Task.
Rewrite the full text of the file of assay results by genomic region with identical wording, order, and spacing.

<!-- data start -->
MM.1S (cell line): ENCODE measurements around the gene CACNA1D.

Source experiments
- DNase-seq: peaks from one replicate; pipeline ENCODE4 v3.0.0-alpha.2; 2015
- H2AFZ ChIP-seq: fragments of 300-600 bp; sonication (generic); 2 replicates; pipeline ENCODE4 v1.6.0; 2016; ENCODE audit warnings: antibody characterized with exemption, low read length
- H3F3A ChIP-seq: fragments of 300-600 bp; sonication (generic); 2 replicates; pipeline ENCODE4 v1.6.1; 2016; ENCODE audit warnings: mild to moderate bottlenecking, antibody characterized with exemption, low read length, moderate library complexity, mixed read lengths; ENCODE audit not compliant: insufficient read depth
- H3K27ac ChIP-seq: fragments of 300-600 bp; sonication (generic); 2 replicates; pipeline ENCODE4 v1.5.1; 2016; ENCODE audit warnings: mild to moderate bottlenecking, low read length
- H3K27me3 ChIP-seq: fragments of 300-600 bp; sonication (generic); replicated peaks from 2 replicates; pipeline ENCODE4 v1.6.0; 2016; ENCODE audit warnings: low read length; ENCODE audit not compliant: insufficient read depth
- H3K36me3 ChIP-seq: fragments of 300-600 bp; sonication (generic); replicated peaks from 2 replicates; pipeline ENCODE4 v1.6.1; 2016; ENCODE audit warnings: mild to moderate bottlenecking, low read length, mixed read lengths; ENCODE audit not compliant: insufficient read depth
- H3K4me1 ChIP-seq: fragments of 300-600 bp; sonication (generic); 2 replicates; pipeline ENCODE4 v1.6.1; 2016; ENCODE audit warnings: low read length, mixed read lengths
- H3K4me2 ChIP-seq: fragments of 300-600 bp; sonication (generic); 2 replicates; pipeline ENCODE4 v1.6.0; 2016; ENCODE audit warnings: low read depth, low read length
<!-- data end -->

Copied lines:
MM.1S (cell line): ENCODE measurements around the gene CACNA1D.

Source experiments
- DNase-seq: peaks from one replicate; pipeline ENCODE4 v3.0.0-alpha.2; 2015
- H2AFZ ChIP-seq: fragments of 300-600 bp; sonication (generic); 2 replicates; pipeline ENCODE4 v1.6.0; 2016; ENCODE audit warnings: antibody characterized with exemption, low read length
- H3F3A ChIP-seq: fragments of 300-600 bp; sonication (generic); 2 replicates; pipeline ENCODE4 v1.6.1; 2016; ENCODE audit warnings: mild to moderate bottlenecking, antibody characterized with exemption, low read length, moderate library complexity, mixed read lengths; ENCODE audit not compliant: insufficient read depth
- H3K27ac ChIP-seq: fragments of 300-600 bp; sonication (generic); 2 replicates; pipeline ENCODE4 v1.5.1; 2016; ENCODE audit warnings: mild to moderate bottlenecking, low read length
- H3K27me3 ChIP-seq: fragments of 300-600 bp; sonication (generic); replicated peaks from 2 replicates; pipeline ENCODE4 v1.6.0; 2016; ENCODE audit warnings: low read length; ENCODE audit not compliant: insufficient read depth
- H3K36me3 ChIP-seq: fragments of 300-600 bp; sonication (generic); replicated peaks from 2 replicates; pipeline ENCODE4 v1.6.1; 2016; ENCODE audit warnings: mild to moderate bottlenecking, low read length, mixed read lengths; ENCODE audit not compliant: insufficient read depth
- H3K4me1 ChIP-seq: fragments of 300-600 bp; sonication (generic); 2 replicates; pipeline ENCODE4 v1.6.1; 2016; ENCODE audit warnings: low read length, mixed read lengths
- H3K4me2 ChIP-seq: fragments of 300-600 bp; sonication (generic); 2 replicates; pipeline ENCODE4 v1.6.0; 2016; ENCODE audit warnings: low read depth, low read length